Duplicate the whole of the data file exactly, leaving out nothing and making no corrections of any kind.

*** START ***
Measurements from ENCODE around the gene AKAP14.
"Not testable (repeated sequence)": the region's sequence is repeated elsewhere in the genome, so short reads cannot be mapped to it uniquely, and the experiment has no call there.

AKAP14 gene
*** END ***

Measurements from ENCODE around the gene AKAP14.
"Not testable (repeated sequence)": the region's sequence is repeated elsewhere in the genome, so short reads cannot be mapped to it uniquely, and the experiment has no call there.

AKAP14 gene